If you want evidence of personality trumping policy, look to the 2016 American election. Two candidates that made the most surprising impact were Donald Trump and Bernie Sanders.
Both were divisive figures for the traditional electorate. Trump with his disdain for authority, to not behave as is expected of a presidential candidate, his willingness to focus on issues that were causing his voters concern and feeding the fear in them meant that he led his support to a fervour, becoming a fanbase. They are not just people who voted on issues, they are fans who vehemently defend him.
On the left side of the Spectrum, you have someone who represents the values of another group of the population. Those who have also had enough of the political game. Who are fed up with the lies and the greed which they believe has led their country to where it is. They see in Bernie an example of someone who has consistently maintained an honest and moral position. They had in one figure a representation of the ideals they hoped for in a President.
Personality in the UK
The same can be seen developing here in the UK. A divisive and fear-mongering Farage gained huge support in the build up to the 2016 Brexit vote. Now, in the build up to the General Election, Jeremy Corbyn is being touted as a figure of hope. Like with Bernie Sanders, and with a number of the same support staff, he has developed a level of Fandom previously not witnessed on these shores. Again he is seen as a person of values, unwavering in his morals. An individual willing to speak out against the traditional elite. It is the ideals that people see embodied in a single figure that have led to his near Celebrity status. The fact that the manifesto he and his party have developed remains true to the perceived ideals, only does more to increase his standing amongst his fanbase.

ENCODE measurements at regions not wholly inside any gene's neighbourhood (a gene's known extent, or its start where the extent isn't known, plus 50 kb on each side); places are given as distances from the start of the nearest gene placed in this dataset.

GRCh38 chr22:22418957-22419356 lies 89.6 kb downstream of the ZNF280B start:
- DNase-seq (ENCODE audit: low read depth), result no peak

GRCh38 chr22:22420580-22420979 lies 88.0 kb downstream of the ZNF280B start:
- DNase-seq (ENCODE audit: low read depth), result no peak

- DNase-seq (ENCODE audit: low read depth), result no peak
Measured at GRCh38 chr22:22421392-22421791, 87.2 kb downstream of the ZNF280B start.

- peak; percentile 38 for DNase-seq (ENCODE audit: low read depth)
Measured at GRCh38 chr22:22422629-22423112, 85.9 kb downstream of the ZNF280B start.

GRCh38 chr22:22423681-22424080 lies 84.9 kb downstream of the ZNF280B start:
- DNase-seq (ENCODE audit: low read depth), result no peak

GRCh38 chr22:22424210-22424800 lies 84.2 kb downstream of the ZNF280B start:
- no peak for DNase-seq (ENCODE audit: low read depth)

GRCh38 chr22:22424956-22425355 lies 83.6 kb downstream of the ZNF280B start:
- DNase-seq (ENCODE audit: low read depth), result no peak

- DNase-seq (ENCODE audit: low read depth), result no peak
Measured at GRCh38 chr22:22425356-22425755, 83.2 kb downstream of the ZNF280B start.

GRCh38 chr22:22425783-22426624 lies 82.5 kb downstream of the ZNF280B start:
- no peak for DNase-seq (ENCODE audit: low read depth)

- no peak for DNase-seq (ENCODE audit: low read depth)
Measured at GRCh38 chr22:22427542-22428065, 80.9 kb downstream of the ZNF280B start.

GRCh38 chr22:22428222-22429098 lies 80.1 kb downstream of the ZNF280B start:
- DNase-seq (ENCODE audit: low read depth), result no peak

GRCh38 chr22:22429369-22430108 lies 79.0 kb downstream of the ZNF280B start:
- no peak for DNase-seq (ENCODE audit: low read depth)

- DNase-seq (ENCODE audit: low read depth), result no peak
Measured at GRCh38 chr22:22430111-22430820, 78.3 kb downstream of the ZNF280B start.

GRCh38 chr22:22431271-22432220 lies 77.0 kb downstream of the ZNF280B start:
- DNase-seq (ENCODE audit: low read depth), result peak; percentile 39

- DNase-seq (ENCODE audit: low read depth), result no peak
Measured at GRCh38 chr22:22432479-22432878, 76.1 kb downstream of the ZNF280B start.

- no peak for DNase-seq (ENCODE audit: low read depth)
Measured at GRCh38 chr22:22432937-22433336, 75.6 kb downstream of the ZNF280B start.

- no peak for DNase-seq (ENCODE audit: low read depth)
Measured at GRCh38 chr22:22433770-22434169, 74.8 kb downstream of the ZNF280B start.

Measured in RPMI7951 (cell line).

This unexpected, but vocal force has started to concern the party in government. Whom, with Theresa May as PM, do not have a fanbase but rather a figure representing continuity. Much as Hillary Clinton did for the Democrats. The question is, even though Conservative values tend towards stability. Does the majority of the nation want more of the same?
The discontent is beginning to show. An election was called with the expectation that a substantially increased majority could be achieved. Now, however, the Conservative party are trying to prevent the release and publication of information until after the election fearing that the facts of their performance will reflect poorly upon them. Also, the party and the Conservative media, are targeting the Man, Corbyn, rather than the detail of the party’s manifesto. To make the election about not liking a person, rather than the breadth of what they stand for. The need to target the individual demonstrates the power that the personality can have on an election. Just as much as the power of always having voted for a party can have an influence on you.
So, are you voting for someone because you always have?
Are you not voting for someone else because you don’t like the person in charge?
Have you thoroughly considered the impact the various manifestos will have.
Perhaps you should.
Or to get a high level feel for which party best fits your views try this quiz. But I highly recommend that you then take these results to guide you to read the relevant manifesto. Then register to vote. For more information, read my past blog entry.